Your credit score impacts many aspects of your life. Your credit score can influence your ability to get a credit card, quality for a mortgage, or get a car loan. It can also influence your car insurance rates and your utility deposit rates when setting up service. It can impact your ability to get a job. With such far-reaching effects, it is essential to take care of your credit score. If you have a poor credit score, there are steps you can take to repair your credit.
#1: Look at Your Report
The first thing you will want to do is request a copy of your credit report. Remember, there are three different credit reporting bureaus, and they often have different information on them, and calculate your credit scores a little differently. That is why you are going to want to get all three reports. You need to know what your credit report is before you can work to repair it.
#2: Dispute Negative Marks
If you have a negative mark on your credit report, you will want to dispute those, especially if they are in error. You can dispute negative reports on your credit score online directly with each credit reporting bureau. The internet has made it much simpler to dispute negative marks and get them removed from your credit report. Once you enter a dispute, keep in mind that the credit bureau has to invest your claim and decide about it.
#3: Dispute Late Payments
A late payment is a little different than a wrongly reported debt, but it can be just as essential to dispute. You can use the same process as disputing a negative mark on your credit score to dispute a late payment. Paying your debts on time greatly impacts your credit score, so getting any wrongly reported late payments off your report can go a long way towards repairing your credit score. Do this with all inaccurately reported information on your report.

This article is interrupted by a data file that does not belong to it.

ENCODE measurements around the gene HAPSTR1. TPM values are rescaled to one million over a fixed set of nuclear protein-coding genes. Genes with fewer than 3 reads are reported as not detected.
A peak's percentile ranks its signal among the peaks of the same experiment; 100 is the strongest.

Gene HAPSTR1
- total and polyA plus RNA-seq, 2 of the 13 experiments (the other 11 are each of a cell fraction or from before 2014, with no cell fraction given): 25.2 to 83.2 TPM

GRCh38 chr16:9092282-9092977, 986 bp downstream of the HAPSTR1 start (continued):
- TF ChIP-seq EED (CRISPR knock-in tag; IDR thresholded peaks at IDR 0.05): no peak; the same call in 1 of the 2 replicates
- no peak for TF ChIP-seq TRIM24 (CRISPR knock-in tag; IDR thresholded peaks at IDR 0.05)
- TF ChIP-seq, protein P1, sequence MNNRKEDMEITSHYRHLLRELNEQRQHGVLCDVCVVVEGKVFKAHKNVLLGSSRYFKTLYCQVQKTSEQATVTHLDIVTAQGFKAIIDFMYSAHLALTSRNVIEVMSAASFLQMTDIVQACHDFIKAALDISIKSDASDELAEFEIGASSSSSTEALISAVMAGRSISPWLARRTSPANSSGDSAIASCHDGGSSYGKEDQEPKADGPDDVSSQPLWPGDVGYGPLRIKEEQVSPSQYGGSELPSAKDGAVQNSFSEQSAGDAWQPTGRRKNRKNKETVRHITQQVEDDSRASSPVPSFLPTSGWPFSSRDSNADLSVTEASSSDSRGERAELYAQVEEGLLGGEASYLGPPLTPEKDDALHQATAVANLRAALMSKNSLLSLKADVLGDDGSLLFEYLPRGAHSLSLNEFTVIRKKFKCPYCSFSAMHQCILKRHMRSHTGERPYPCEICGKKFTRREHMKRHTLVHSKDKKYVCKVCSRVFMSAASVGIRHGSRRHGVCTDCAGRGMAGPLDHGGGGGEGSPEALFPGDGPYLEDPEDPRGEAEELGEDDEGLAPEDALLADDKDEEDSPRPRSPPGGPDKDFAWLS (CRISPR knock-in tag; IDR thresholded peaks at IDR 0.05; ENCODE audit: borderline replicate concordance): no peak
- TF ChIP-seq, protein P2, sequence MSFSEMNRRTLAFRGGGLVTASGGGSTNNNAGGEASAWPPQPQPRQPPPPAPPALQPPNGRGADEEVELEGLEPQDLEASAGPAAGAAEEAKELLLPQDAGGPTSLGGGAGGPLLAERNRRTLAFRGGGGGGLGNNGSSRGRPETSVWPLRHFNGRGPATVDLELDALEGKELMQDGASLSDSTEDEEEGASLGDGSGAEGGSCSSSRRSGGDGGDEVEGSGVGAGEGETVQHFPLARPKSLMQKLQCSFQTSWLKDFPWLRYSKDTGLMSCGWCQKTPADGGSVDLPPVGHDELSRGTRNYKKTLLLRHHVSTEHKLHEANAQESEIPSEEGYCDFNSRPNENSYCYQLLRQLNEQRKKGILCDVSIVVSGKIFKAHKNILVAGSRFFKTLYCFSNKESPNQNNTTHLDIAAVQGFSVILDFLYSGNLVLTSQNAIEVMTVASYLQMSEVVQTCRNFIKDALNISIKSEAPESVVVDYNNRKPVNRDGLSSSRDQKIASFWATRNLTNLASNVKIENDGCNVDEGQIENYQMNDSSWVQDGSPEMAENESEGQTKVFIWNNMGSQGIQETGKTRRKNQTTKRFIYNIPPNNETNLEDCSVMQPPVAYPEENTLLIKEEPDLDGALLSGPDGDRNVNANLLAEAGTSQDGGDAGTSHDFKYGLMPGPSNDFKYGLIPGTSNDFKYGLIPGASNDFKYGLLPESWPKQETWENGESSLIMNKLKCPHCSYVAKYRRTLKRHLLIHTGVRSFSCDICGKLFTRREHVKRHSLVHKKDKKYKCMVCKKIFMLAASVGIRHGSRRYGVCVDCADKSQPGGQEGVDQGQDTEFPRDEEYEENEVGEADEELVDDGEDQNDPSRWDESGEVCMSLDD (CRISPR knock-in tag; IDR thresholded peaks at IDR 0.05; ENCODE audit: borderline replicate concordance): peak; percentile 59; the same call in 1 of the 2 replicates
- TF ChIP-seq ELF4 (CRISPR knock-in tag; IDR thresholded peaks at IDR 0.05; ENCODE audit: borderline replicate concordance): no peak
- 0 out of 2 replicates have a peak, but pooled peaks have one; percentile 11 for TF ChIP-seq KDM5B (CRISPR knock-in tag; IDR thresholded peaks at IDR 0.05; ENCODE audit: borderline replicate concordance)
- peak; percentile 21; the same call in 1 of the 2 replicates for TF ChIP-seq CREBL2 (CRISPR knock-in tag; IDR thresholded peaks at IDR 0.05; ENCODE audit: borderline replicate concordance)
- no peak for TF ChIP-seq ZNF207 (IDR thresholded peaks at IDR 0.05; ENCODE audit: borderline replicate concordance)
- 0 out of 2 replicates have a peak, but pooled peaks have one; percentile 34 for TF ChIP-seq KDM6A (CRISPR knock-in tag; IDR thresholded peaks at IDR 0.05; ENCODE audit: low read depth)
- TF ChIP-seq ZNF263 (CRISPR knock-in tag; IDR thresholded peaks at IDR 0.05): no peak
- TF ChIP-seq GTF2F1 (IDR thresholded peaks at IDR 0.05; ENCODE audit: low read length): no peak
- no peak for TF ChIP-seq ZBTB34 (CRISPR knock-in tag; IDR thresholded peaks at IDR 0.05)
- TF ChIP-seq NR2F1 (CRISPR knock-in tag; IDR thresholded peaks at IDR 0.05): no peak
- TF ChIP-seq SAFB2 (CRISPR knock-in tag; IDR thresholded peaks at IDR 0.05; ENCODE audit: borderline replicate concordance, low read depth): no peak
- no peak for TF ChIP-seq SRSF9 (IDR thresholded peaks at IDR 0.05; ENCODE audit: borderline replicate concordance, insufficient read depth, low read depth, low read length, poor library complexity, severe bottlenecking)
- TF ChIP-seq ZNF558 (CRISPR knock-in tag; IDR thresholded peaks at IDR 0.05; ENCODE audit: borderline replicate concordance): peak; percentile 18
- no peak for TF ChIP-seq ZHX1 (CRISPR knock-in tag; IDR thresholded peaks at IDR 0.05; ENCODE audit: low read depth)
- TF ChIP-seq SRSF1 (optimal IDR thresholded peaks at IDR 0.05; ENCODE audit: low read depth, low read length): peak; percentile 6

#4: Dispute Valid Negative Information
You can also dispute information that you know is correct, but you know it is negatively impacting your credit score. Once you dispute something, the agency has to investigate it, and if the other party doesn't respond to their investigation, the mark can be removed from your credit report.
On the other hand, if they verify the information is correct, no harm is done. The info just stays on your credit report. But suppose the creditor doesn't respond to the dispute. In that case, the credit agency will then remove the information from your credit report, which means you could potentially get rid of accurate negative information.
#5: Reach Out to Creditors
Finally, if you have a late payment, negative comment, or a paid as agreed mark on an account, you can reach out to the creditor to get that information removed from your credit report. If you have resolved your issues with that creditor many times, if you just ask them to remove the information from your report, they will agree to do so. Once again, it doesn't hurt to ask.
Reach out to a credit counseling professional for more help.